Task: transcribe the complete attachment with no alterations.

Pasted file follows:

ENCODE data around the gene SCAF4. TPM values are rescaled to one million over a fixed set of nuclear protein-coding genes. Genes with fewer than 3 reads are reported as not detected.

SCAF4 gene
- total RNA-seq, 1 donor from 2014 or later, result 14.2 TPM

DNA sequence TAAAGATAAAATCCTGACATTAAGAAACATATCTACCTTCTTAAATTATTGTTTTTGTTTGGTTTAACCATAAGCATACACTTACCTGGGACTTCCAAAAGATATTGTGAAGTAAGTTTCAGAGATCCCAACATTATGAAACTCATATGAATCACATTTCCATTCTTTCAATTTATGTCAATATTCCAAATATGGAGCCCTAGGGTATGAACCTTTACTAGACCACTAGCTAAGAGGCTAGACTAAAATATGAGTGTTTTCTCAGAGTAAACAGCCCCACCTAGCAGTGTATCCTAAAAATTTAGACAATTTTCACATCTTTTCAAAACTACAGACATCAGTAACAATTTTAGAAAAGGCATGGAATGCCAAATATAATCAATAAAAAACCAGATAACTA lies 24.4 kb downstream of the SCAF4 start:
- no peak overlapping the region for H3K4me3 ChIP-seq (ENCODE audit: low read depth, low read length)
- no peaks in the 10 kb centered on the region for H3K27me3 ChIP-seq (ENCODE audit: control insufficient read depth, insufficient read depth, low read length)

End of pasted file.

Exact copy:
ENCODE data around the gene SCAF4. TPM values are rescaled to one million over a fixed set of nuclear protein-coding genes. Genes with fewer than 3 reads are reported as not detected.

SCAF4 gene
- total RNA-seq, 1 donor from 2014 or later, result 14.2 TPM

DNA sequence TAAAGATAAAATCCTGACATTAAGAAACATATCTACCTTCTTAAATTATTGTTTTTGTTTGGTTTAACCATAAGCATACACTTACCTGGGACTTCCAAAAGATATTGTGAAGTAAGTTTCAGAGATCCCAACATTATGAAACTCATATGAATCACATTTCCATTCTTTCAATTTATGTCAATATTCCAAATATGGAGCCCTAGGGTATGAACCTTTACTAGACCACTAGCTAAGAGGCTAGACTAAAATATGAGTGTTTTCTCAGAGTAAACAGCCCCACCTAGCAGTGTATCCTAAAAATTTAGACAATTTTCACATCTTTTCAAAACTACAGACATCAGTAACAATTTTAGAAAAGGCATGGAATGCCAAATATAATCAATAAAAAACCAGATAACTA lies 24.4 kb downstream of the SCAF4 start:
- no peak overlapping the region for H3K4me3 ChIP-seq (ENCODE audit: low read depth, low read length)
- no peaks in the 10 kb centered on the region for H3K27me3 ChIP-seq (ENCODE audit: control insufficient read depth, insufficient read depth, low read length)